As a simple rule of thumb, any time the total number of users covered under your Microsoft agreement changes by plus or minus 10 percent or more, you should investigate the benefits of renegotiating.

If, for example, you have gone through a merger and it took both of the companies from a Level A seat count to a Level C, you'll certainly want to start investigating a new set of agreements. But why settle for Level C standard pricing? If the change in your circumstances is large enough to justify revisiting your agreements, then you should approach this as a whole new negotiation, not just a revision.

Divestitures (selling off part of a business) can be a little trickier. If you have an Enterprise Agreement, and your organization will be getting smaller, you're essentially asking Microsoft to decrease your seat count for the annual payments.

That's why Microsoft's Enterprise Agreement includes this clause:

"If the number of qualified desktops or qualified users covered by an enrollment changes by more than ten percent as a result of (i) an acquisition of an entity or an operating division, (ii) a divestiture of an affiliate or an operating division of the enrolled affiliate or any of its affiliates or (iii) a merger, we will work with the enrolled affiliate in good faith to determine how to accommodate its changed circumstances in the context of this agreement. If an enrolled affiliate acquires or merges with a customer with an existing Qualifying Enrollment, we will work with the enrolled affiliate in good faith to accommodate its changed circumstances in the context of this agreement."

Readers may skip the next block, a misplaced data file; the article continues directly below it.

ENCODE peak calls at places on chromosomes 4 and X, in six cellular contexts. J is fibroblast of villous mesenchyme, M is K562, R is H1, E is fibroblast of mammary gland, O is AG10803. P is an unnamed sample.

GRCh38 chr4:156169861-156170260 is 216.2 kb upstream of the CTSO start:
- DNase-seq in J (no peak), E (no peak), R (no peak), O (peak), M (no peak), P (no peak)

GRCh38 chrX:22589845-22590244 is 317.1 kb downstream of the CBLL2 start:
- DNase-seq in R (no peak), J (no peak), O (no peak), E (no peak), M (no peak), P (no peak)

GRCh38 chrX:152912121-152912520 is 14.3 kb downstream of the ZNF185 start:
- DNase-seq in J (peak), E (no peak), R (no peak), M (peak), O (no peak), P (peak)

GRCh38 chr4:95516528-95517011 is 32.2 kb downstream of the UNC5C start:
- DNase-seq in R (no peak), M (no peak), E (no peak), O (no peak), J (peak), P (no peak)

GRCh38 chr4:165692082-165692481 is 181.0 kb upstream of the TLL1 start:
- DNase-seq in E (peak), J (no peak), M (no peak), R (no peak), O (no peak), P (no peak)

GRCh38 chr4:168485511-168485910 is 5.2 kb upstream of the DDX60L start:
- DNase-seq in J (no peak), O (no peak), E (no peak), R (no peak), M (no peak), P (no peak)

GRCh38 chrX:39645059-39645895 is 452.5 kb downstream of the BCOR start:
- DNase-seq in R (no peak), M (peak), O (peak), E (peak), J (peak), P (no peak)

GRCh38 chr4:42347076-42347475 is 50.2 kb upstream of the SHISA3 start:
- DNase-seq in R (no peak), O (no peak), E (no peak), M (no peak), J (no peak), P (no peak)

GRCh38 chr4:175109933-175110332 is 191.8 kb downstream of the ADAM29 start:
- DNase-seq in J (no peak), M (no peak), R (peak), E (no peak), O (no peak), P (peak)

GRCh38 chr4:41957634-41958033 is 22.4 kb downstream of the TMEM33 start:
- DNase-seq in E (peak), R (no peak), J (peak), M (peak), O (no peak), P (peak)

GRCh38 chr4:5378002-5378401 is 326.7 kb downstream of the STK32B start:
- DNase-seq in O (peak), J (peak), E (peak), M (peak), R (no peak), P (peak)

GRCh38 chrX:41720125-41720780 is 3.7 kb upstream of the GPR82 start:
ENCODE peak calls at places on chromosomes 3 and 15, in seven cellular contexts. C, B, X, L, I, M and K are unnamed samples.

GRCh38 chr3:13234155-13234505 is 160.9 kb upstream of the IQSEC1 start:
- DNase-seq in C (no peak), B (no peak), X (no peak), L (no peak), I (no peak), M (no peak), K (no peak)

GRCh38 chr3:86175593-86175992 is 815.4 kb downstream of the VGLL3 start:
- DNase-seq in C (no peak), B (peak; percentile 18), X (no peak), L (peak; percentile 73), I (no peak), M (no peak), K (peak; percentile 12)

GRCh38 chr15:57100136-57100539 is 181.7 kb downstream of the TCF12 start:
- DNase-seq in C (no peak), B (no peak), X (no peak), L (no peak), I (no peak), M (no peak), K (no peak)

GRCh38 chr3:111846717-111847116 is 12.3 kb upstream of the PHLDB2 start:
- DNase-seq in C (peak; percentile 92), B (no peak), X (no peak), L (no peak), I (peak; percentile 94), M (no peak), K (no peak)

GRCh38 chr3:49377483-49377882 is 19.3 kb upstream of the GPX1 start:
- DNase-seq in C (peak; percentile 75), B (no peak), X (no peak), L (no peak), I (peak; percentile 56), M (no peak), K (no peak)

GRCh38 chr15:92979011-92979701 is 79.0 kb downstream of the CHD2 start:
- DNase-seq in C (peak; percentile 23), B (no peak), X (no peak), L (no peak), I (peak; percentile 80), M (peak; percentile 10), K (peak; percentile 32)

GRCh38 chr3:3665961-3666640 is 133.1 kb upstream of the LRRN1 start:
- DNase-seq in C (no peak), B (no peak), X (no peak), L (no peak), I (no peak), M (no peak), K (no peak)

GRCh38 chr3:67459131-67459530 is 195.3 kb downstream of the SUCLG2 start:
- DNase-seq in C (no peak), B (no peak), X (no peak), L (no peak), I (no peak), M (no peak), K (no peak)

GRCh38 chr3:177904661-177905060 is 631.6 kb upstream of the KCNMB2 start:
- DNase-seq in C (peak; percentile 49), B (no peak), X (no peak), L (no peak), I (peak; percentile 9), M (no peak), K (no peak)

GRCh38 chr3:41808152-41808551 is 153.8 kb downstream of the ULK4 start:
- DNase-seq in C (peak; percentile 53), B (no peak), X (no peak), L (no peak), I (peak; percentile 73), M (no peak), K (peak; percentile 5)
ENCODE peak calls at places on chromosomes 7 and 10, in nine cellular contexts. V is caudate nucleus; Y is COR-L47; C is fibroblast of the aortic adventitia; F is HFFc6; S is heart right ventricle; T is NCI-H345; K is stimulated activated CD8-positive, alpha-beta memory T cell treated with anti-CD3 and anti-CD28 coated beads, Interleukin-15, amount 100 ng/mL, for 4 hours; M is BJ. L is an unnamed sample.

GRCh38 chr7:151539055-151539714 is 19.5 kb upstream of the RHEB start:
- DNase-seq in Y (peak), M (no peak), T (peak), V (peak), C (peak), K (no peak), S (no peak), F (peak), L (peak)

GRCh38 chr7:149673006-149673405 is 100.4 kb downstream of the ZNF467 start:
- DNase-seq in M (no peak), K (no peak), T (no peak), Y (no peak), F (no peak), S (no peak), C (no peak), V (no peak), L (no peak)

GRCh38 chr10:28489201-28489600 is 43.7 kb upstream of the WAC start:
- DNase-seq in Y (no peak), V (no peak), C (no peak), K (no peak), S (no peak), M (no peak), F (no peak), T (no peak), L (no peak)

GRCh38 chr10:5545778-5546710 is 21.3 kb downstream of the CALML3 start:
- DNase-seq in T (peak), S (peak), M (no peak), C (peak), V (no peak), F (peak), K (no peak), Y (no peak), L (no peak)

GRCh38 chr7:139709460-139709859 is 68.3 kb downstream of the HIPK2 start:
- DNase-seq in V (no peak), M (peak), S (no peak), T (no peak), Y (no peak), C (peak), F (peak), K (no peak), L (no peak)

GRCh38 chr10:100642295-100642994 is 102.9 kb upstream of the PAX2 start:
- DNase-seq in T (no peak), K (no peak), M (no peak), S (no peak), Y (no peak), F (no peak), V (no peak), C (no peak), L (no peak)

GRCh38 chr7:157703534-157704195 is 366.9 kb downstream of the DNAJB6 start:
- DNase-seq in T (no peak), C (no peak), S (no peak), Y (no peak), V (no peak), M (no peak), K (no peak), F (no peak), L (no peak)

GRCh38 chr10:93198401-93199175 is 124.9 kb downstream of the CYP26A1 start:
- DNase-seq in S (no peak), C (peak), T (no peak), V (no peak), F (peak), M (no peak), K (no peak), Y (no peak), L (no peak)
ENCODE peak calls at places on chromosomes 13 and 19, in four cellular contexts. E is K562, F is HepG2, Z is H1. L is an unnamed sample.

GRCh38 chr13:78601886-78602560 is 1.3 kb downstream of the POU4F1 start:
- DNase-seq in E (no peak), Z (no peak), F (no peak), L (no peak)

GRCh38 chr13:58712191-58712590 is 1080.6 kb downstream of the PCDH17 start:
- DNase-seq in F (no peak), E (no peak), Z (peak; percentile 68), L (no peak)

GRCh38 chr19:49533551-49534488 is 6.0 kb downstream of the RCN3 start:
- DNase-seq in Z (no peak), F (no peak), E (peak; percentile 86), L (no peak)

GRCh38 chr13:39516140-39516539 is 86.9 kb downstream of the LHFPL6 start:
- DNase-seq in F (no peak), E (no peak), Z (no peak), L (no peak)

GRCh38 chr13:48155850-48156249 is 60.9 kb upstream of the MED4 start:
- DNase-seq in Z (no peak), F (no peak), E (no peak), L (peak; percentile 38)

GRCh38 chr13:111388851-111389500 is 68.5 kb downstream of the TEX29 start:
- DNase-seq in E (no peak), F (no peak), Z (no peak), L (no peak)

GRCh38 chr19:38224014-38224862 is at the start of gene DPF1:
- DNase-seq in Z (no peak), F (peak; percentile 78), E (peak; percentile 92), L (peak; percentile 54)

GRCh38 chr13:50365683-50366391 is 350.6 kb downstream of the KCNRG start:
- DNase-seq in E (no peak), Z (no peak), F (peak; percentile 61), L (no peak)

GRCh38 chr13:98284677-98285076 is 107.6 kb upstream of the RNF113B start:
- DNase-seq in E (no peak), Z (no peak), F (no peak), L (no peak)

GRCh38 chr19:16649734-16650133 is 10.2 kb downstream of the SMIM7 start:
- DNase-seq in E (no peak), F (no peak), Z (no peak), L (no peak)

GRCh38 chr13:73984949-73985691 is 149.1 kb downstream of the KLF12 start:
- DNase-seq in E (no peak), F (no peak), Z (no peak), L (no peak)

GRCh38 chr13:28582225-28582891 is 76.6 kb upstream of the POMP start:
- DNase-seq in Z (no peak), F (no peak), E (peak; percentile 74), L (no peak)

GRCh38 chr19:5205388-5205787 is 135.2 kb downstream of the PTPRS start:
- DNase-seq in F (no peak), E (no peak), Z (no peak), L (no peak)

And as long as you're looking at your changed circumstances, maybe you should look at your entire agreement again from top to bottom, to make sure you still need everything you signed up for.

Hiring binges, large projects, anything that's going to be a large unexpected payment can also be negotiated -- especially if you can time it for June or December.

For example, I once saw a company with a Level C Select get Level D-minus pricing for a large ($200K) SMS rollout, as long as they paid for it before the end of June. It can be done.

Why would Microsoft help you with something like this? Two reasons:

  • Your rep has a quota. Depending on how your renegotiated deal works out, she or he may get credit for a new sale.
  • Sometimes Microsoft will approach you well before your existing deal is set to expire and offer special terms to get the additional revenue in the current fiscal year.

The basic principles outlined above are what give negotiating power. If you have a real business case you can make, and you're deploying additional Microsoft technologies into your environment, you can usually get a concession out of Microsoft.

About the Author

Scott Braden has helped more than 600 companies negotiate Microsoft volume license deals. For a free case study, "How a Mid-size Company Saved over $870,000 on a $3 million Microsoft Enterprise Agreement, in Less Than Three Weeks," visit www.MicrosoftCaseStudy.com.